The Kuwaiti Factor


 Not only has Kuwait been an essential ally in Iraq by providing the access to bases and support for the initial invasion of Iraq and the stabilization efforts since then, it has also been a leader in the reform movement needed to allow the region a peaceful future.  While the America’s relationship with Kuwait is one of the few bright spots of its policy in the region, there are a few things that can be asked of Kuwait to continue its journey down the right path.
 The first priority is the effort to defeat Al Qaeda and associated organizations.  While Kuwaitis are not showing up very much in the foreign fighters in Iraq considering their proximity, there have been Kuwaitis among Al Qaeda fighters in Afghanistan who were recently killed in clashes with American forces.  This suggests the continued presence of an Al Qaeda recruitment structure in Kuwait.  The country once saved by the US from extinction should not be used as a supplier of terrorists’ funds and manpower.  With oil at $70 a barrel, resources to compact terrorism should not be an issue for Kuwait.  The government should step up its efforts to root out all terrorist elements and ideologies within its society.  The U.S. government should be ready to offer technical and security assistance that’s needed to eliminate the Al Qaeda threat in Kuwait.

 Although Kuwait has helped the US on Iraq, it could do much more. Kuwaiti role must be expanded to include the cancellation of all Iraqi debts, and aggressively participating in the reconstruction of southern Iraq, that was decimated during Saddam’s rule. The stability of southern Iraq is especially essential to Kuwait because of the historical ties it enjoys with its people. Kuwait oil revenues have jumped from $19 billions in 2003 to $44 billion in 2006. Some of these revenues can be used to fund the cancellation of Iraq’s debt and investing in its reconstruction, a move that will contribute to safeguarding Kuwait itself, and the region in general.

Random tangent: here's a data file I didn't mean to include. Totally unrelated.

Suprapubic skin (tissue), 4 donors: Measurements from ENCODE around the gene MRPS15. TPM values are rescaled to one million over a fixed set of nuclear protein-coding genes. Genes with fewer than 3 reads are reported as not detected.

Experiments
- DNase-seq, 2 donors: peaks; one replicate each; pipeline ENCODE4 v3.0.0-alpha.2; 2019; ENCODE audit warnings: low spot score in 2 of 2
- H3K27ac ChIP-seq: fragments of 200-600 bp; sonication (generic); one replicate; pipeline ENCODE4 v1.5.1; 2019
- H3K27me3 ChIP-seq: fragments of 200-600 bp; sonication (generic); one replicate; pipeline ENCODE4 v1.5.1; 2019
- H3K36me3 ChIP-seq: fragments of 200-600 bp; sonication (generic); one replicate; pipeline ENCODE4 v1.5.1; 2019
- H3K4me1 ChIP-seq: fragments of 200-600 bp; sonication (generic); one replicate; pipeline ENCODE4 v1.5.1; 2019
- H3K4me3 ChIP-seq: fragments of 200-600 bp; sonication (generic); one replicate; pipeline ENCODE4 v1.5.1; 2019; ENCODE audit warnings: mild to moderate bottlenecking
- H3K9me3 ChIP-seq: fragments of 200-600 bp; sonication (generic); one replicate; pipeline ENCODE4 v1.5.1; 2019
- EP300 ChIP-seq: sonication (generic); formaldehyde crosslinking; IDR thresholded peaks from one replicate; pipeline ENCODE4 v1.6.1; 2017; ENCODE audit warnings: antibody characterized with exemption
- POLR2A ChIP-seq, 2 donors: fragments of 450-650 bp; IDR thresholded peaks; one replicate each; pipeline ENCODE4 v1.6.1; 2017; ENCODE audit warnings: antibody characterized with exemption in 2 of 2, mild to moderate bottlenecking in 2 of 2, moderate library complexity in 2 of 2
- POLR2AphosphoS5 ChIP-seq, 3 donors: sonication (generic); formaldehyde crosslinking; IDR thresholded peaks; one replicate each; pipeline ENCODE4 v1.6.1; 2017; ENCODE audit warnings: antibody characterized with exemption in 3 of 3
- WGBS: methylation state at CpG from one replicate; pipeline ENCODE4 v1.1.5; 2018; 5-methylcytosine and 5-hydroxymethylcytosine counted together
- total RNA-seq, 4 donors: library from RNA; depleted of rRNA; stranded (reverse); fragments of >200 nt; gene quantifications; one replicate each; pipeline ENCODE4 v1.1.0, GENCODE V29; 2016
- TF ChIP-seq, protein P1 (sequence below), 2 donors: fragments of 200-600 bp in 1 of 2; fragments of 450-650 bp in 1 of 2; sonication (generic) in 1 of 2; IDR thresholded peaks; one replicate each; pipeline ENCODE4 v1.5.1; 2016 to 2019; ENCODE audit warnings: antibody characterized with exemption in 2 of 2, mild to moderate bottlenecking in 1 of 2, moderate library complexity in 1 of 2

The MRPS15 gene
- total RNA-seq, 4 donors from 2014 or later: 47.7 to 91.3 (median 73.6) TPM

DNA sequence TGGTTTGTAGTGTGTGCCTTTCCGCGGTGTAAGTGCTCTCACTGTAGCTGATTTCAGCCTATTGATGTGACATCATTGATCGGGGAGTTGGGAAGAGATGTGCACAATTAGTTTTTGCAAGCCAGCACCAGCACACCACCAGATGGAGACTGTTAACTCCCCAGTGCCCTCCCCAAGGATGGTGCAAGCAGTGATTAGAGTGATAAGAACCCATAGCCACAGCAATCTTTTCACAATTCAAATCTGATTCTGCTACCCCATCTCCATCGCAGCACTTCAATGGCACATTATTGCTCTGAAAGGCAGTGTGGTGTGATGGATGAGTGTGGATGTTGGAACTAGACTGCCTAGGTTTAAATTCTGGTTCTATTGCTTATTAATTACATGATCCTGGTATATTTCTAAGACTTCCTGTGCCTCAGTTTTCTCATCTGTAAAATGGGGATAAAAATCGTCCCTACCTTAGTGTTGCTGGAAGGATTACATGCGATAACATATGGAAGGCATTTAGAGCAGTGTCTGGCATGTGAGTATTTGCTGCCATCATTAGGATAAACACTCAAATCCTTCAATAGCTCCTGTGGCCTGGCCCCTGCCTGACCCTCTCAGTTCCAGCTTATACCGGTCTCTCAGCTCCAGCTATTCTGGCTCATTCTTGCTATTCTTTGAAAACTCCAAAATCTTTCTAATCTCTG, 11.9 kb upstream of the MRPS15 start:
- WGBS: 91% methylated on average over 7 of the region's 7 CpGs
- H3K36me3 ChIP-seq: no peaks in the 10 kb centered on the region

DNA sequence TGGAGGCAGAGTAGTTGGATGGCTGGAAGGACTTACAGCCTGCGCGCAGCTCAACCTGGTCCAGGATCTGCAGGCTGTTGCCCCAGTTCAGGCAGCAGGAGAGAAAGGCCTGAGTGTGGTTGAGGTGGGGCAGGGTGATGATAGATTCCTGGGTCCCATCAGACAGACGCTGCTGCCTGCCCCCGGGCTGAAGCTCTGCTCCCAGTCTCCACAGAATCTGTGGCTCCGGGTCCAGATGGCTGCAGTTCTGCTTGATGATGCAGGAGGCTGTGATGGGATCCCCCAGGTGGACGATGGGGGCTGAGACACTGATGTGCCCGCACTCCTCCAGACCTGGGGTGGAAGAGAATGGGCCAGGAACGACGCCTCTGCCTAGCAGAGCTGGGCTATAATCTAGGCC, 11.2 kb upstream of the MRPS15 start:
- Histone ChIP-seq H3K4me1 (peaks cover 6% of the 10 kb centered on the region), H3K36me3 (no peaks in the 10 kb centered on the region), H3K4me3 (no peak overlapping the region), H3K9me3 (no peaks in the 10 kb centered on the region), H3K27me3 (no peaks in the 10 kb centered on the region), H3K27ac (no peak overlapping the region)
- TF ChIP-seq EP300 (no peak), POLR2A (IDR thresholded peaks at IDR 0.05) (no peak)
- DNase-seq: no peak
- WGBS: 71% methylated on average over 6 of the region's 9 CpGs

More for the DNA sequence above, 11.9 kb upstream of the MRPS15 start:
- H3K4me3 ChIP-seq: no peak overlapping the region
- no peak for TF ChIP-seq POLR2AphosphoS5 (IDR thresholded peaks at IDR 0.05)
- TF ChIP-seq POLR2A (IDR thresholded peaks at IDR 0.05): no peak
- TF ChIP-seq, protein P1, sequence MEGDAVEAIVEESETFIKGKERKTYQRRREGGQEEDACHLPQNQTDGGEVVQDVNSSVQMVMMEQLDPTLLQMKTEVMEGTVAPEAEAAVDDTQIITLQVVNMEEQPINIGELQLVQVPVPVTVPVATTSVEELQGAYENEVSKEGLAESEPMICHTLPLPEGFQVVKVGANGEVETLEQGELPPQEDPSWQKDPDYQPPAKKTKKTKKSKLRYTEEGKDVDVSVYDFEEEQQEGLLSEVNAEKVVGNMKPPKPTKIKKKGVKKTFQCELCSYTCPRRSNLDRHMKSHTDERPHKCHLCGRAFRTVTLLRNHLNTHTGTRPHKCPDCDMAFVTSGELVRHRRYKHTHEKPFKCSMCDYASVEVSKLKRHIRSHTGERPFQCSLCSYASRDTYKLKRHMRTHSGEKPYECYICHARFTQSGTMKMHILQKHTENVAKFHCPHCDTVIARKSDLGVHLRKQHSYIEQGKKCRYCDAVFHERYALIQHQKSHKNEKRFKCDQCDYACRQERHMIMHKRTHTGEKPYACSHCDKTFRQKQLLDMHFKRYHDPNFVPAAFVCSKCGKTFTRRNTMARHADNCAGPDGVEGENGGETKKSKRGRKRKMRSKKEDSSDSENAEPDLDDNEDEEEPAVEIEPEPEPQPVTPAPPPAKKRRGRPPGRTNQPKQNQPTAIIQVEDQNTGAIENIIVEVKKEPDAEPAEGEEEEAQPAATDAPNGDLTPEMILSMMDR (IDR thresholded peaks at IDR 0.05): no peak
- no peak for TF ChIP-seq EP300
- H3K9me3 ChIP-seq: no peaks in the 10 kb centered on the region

In regards to President Bush’s “Forward Strategy of Freedom,” Kuwait has served as a leader of the Arab Gulf states in being the only country among them with a fully-elected parliament that holds real legislative and oversight powers. While it is nowhere near the status of full democracy, Kuwait made a forward stride recently by allowing women, for the first time ever, to vote and run for office in the last elections. However, democracy is much more than just elections. Kuwait must move forward further by allowing the parliament, instead of the Emir, the power to choose the Prime Minister.  Electing a prime minister opens, for the first time, that office to non-royals in the Gulf sheikdoms, making the government more accountable to the people.  Sharing power with the people of Kuwait will strengthen the legitimacy of the al-Sabah ruling family, and solidify the Kuwaiti home front against external threats.

 President Bush might benefit from Sheikh Sabah’s insights to advance his freedom agenda in the region. The Kuwaiti ruling family has been the most responsive to its population among all Arab countries, and Sheikh Sabah maybe the most popular Arab ruler. Sabah can surly offer the President important advice on solving the Middle East puzzle.

 As President Bush and Sheikh Sabah discuss the future of American-Kuwaiti relations there is reason to be optimistic because Kuwait is moving in the direction that the U.S. wants.  Sheikh Sabah, a seasoned politician in the region,  might be criticized by some in the region for his close relationship with America, but he is will reminded that a small country like his is situated in a rough neighborhood and still needs the security offered to her by America. 

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